Google.org Announces $5 Million Grant To Advance CPE’S National Justice Database

Media Contact:
Natalie Stuppard
Natalie@policingequity.org

GOOGLE.ORG ANNOUNCES $5 MILLION GRANT TO ADVANCE CPE’S NATIONAL JUSTICE DATABASE

Award makes CPE the largest grantee in Google.org‘s latest racial justice investment

(New York, NY) – Today, Google.org announced its $5 million grant to the Center For Policing Equity (CPE) to advance CPE’s National Justice Database (NJD), the country’s first database to track and standardize police stops, use of force, and other community interaction data across law enforcement agencies nationwide.

The grant was awarded by the philanthropic arm of Google and will be spread over the next three years. It will enable CPE to incorporate surveys of residents that directly link police behavior to community perceptions of police, to expand the NJD to more cities, and reduce reporting times back to police departments once analysis of their data is complete. As part of the partnership, Google will also help automate the process by which CPE extracts data from participating police departments.

“Google’s deep investment will help us think bigger and bolder about how to make policing more democratic and more American,” said CPE President and Co-Founder Dr. Phillip Atiba Goff. “It’s nothing short of a financial miracle in terms of what it allows us to do.”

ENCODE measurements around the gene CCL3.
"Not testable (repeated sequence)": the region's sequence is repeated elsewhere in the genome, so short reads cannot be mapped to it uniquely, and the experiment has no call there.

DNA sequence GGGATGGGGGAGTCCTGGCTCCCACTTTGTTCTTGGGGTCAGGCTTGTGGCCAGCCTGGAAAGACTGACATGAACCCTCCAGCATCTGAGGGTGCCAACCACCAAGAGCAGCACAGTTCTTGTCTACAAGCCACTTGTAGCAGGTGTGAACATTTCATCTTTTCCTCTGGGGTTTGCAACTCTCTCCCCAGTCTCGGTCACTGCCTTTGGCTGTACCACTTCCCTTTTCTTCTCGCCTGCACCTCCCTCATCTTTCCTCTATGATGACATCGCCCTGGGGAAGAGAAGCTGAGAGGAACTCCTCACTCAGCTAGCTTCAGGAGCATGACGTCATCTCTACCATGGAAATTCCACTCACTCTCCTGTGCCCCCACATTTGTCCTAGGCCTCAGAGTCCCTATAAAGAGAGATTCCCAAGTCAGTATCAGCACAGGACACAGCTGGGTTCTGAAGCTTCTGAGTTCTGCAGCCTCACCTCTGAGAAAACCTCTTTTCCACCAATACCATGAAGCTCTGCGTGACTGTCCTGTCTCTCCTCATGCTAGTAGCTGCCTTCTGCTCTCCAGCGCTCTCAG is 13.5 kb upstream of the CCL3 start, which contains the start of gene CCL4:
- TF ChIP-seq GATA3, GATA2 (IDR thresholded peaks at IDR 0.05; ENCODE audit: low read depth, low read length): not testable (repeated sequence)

Since 2015, Google.org has committed more than $5 million to nonprofits advancing racial justice,” Justin Steele, principal at Google, said. “Today, we’re doubling our commitment to include $11.5 million in new grants to racial justice innovators across the country working to reform our criminal justice system. We believe science can be part of the solution, which is why we’re investing in organizations using data and evidence to reduce racial disparities in the criminal justice system.”

Goff, along with Jack Glaser (UC Berkeley), Steve Raphael (UC Berkeley), and Amanda Geller (NYU), began building The National Justice Database in 2012. To date, departments responsible for more than one-half of the country’s major cities and representing more than one-third of the United States (by population) have committed to participate. The most recent NJD city report, prepared for the Austin (Texas) Police Department is available here.

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